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Debianhelp.co.uk:
LAMP (Linux Apache Mysql PHP) Configuration in Debian
August 16, 2006 @ 08:37:20

On Debianhelp.co.uk, there's this quick guide for those Debian users out there looking to quickly and easily install a full LAMP setup on their machine.

They start with the install of Apache 2 via the package manager/installer apt-get (different packages depending on which style you prefer - mpm-prefork or mpm-worker). With that installed, the web server should be up and working. Next up is MySQL, installed in a similar way and enabled in the php.ini file as a module.

Finally, PHP is installed and support for it is added into the http.conf file for Apache. There's also a brief mention of installing ASP via a mod_perl package as well.

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lamp linux apache mysql installation aptget package asp lamp linux apache mysql installation aptget package asp


WebProNews.com:
In Praise Of PHP
June 13, 2006 @ 05:57:07

In this article on WebProNews, Andreas Roell praises PHP, nothing several strengths and its flexibility while the fact that it's kept its reliability over time.

PHP has been able to stand its ground as a consistently implemented server-side scripting language. PHP is a general-purpose scripting language that is ideally suited for web developers, and can be easily embedded into HTML.

He mentions the advantage it has of being Open Source as well as flexible enough to run on just about anything out there. PHP can be more cost-efficient than other solutions and, since it is Open Source, you're not left waiting for a company to release their next patch when they feel like it (fix it yourself!). And, of course, what would an article singing the praises of PHP be without a brief mention of its competitor, ASP.

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praise open source cost-efficient asp flexible praise open source cost-efficient asp flexible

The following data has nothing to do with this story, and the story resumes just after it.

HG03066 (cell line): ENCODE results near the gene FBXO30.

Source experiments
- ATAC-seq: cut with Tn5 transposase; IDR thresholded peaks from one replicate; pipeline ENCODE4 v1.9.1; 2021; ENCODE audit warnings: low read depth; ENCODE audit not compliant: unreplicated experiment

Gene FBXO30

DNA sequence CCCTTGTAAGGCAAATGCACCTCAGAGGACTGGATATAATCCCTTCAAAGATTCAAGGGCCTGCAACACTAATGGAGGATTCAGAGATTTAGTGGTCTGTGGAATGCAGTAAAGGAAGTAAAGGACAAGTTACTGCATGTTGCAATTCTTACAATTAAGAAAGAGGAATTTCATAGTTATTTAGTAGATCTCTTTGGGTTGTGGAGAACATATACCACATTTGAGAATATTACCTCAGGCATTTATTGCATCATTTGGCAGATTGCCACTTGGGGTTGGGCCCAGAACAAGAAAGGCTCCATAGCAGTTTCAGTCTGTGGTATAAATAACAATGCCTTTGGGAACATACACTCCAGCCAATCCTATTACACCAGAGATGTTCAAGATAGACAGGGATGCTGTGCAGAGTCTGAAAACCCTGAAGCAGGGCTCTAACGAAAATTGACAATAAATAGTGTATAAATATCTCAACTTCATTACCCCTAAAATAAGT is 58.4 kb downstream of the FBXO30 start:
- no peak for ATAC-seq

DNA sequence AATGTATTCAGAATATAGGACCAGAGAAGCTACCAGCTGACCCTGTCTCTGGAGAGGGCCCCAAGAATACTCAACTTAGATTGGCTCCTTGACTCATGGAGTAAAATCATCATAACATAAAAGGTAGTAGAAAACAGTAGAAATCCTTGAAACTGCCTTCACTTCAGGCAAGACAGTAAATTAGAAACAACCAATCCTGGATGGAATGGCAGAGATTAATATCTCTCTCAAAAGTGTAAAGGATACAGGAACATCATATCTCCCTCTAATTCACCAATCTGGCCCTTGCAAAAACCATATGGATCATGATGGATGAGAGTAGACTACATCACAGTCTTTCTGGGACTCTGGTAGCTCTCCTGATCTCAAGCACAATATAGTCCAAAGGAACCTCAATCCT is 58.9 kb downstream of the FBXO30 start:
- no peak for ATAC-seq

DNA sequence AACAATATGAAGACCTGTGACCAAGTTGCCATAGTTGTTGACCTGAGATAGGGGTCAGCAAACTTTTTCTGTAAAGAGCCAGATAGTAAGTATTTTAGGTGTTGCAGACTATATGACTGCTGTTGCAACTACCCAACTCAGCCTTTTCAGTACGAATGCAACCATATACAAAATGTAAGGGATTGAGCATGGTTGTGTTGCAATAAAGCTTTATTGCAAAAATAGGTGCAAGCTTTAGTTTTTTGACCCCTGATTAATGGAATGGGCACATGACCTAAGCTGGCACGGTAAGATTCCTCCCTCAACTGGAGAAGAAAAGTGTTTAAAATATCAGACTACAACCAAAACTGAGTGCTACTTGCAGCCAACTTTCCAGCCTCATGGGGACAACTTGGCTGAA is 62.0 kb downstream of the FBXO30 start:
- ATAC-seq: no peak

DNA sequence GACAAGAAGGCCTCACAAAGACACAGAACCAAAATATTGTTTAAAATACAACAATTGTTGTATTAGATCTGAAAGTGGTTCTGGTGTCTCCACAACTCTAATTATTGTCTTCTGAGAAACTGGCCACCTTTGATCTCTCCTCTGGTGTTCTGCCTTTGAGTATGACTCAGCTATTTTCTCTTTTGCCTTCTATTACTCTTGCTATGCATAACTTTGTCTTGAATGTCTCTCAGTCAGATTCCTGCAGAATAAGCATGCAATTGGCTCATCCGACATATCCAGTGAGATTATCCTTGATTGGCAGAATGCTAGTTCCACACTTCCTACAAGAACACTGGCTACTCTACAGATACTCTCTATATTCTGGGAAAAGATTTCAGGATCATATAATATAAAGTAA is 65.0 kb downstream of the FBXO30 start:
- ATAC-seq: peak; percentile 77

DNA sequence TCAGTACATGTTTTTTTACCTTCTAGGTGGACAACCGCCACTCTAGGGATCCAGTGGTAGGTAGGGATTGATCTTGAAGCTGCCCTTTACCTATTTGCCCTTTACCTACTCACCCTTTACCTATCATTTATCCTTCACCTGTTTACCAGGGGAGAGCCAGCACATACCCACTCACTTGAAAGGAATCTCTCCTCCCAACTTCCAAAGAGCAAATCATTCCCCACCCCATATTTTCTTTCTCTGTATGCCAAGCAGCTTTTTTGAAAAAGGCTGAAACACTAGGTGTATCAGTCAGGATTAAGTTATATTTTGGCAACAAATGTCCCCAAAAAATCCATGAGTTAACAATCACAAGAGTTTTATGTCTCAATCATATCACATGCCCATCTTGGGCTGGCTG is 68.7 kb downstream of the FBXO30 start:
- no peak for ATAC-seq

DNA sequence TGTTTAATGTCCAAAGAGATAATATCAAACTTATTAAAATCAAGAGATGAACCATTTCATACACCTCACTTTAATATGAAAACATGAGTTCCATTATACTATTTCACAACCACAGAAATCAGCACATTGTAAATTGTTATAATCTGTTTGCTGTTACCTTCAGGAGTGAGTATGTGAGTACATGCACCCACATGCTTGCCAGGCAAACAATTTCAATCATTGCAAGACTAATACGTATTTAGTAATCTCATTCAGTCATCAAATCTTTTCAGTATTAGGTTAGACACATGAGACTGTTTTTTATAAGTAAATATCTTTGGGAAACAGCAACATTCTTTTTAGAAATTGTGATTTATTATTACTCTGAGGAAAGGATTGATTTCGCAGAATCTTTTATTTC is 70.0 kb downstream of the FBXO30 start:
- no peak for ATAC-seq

Paul Jones' Blog:
ASP-Style Programming in PHP?
April 26, 2006 @ 16:12:56

In a new post on his blog today, Paul Jones mentions a framework that might bridge the gap for ASP developers making the move over to PHP, Prado, and some of the issues that more traditional PHP developers might see around it.

An old buddy of mine wants to start using PHP, but the problem is that he's been working with Microsoft technologies for so long, he doesn't get "the PHP way". His background, for many years, has been with ASP.NET, COM, and those sorts of things.

As it turns out, there's a PHP framework out there that maps well to "the ASP.NET way": Prado.

He talks about how the framework is structured and what non-PHPers might find to like about it, but he also wonders if the phrase "the PHP way" might be better replaced by a more definitive term to describe the way most PHP develoers prefer their apps to work.

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asp style programming framework prado way asp style programming framework prado way


Marcus Whitney's Blog:
Microsoft on PHP (podcast)
March 09, 2006 @ 07:02:23

In this new blog entry, Marcus Whitney talks about the upcoming php|architect webcast he'll be hosting interviewing two people from Microsoft - Brian Goldfarb and Joe Stagner.

I'm pretty excited about this weeks webcast. I'll be speaking with Brian Goldfarb and Joe Stagner of Microsoft about how PHP can be used for enterprise development on the Windows platform.

I think that everyone should consider checking in and asking these guys some questions.

He also mentions that Microsoft, for a long time, only saw PHP in the context of the LAMP "package" and not as a stand-alone language. Seems their outlook has changed a bit - check out the webcast to see just how much...

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WebProNews.com:
ASP vs. PHP
December 26, 2005 @ 07:27:58

On LinuxToday.com, there's this new pointer to an article that brings up the age-old struggle between two popular web development languages - ASP vs. PHP.

Both ASP and PHP are languages used to build Dynamic Web sites that can interact with Databases and exchange information. ASP (Active Server Pages) is from Microsoft and is used with IIS (Internet Information Server) that runs on Microsoft Servers. PHP (Personal Home Pages) is from Rasmus Lerdorf, who originally designed this parsing language which was later modified by different people. It runs on Unix and Linux servers and it also has an NT server version.

There are a lot of differences between ASP and PHP.

They go through several topics comparing to two - things like cost, speed, and database connectivity. The information provided here isn't anything groundbreaking, and there's no real conclusive choice (despite their "choice" at the end) between the two. What it really boils down to is the old "right tool for the right job" kind of situation, really...

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asp versus cost speed database connectivity asp versus cost speed database connectivity